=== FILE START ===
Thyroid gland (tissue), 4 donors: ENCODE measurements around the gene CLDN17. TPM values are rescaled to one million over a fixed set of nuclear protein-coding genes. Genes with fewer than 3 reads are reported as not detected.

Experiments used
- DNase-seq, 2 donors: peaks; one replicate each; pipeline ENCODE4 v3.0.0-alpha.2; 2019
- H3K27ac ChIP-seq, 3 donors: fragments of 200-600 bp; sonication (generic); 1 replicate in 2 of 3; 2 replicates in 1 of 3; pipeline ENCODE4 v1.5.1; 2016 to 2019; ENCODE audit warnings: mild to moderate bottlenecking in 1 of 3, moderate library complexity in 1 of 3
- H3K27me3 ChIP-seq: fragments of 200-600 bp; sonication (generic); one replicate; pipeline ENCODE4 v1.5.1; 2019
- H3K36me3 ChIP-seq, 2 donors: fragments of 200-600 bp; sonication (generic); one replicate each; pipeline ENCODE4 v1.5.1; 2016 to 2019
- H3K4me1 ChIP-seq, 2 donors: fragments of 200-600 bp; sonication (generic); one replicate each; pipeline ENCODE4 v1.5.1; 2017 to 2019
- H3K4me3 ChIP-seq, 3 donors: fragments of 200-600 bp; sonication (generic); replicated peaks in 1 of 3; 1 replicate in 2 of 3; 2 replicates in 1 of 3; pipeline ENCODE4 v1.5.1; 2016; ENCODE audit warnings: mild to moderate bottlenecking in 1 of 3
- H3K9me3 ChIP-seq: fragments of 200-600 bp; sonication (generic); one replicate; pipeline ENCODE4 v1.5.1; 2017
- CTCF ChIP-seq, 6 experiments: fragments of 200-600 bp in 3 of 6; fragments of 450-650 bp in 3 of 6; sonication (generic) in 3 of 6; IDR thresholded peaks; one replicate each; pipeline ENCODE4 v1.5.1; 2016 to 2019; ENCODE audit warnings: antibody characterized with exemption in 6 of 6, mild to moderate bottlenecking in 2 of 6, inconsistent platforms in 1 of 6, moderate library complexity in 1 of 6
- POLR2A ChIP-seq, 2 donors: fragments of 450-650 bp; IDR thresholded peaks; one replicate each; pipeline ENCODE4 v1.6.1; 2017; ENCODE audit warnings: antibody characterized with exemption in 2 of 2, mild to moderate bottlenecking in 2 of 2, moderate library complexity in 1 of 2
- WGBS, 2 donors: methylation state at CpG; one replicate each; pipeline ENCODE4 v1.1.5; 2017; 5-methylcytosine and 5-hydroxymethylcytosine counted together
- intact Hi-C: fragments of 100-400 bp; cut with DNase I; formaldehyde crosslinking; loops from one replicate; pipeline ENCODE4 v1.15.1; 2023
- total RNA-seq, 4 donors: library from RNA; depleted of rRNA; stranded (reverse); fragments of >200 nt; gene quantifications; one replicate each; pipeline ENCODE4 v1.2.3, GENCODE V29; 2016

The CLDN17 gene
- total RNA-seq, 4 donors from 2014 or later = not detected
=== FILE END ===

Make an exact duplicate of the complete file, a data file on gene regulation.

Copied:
Thyroid gland (tissue), 4 donors: ENCODE measurements around the gene CLDN17. TPM values are rescaled to one million over a fixed set of nuclear protein-coding genes. Genes with fewer than 3 reads are reported as not detected.

Experiments used
- DNase-seq, 2 donors: peaks; one replicate each; pipeline ENCODE4 v3.0.0-alpha.2; 2019
- H3K27ac ChIP-seq, 3 donors: fragments of 200-600 bp; sonication (generic); 1 replicate in 2 of 3; 2 replicates in 1 of 3; pipeline ENCODE4 v1.5.1; 2016 to 2019; ENCODE audit warnings: mild to moderate bottlenecking in 1 of 3, moderate library complexity in 1 of 3
- H3K27me3 ChIP-seq: fragments of 200-600 bp; sonication (generic); one replicate; pipeline ENCODE4 v1.5.1; 2019
- H3K36me3 ChIP-seq, 2 donors: fragments of 200-600 bp; sonication (generic); one replicate each; pipeline ENCODE4 v1.5.1; 2016 to 2019
- H3K4me1 ChIP-seq, 2 donors: fragments of 200-600 bp; sonication (generic); one replicate each; pipeline ENCODE4 v1.5.1; 2017 to 2019
- H3K4me3 ChIP-seq, 3 donors: fragments of 200-600 bp; sonication (generic); replicated peaks in 1 of 3; 1 replicate in 2 of 3; 2 replicates in 1 of 3; pipeline ENCODE4 v1.5.1; 2016; ENCODE audit warnings: mild to moderate bottlenecking in 1 of 3
- H3K9me3 ChIP-seq: fragments of 200-600 bp; sonication (generic); one replicate; pipeline ENCODE4 v1.5.1; 2017
- CTCF ChIP-seq, 6 experiments: fragments of 200-600 bp in 3 of 6; fragments of 450-650 bp in 3 of 6; sonication (generic) in 3 of 6; IDR thresholded peaks; one replicate each; pipeline ENCODE4 v1.5.1; 2016 to 2019; ENCODE audit warnings: antibody characterized with exemption in 6 of 6, mild to moderate bottlenecking in 2 of 6, inconsistent platforms in 1 of 6, moderate library complexity in 1 of 6
- POLR2A ChIP-seq, 2 donors: fragments of 450-650 bp; IDR thresholded peaks; one replicate each; pipeline ENCODE4 v1.6.1; 2017; ENCODE audit warnings: antibody characterized with exemption in 2 of 2, mild to moderate bottlenecking in 2 of 2, moderate library complexity in 1 of 2
- WGBS, 2 donors: methylation state at CpG; one replicate each; pipeline ENCODE4 v1.1.5; 2017; 5-methylcytosine and 5-hydroxymethylcytosine counted together
- intact Hi-C: fragments of 100-400 bp; cut with DNase I; formaldehyde crosslinking; loops from one replicate; pipeline ENCODE4 v1.15.1; 2023
- total RNA-seq, 4 donors: library from RNA; depleted of rRNA; stranded (reverse); fragments of >200 nt; gene quantifications; one replicate each; pipeline ENCODE4 v1.2.3, GENCODE V29; 2016

The CLDN17 gene
- total RNA-seq, 4 donors from 2014 or later = not detected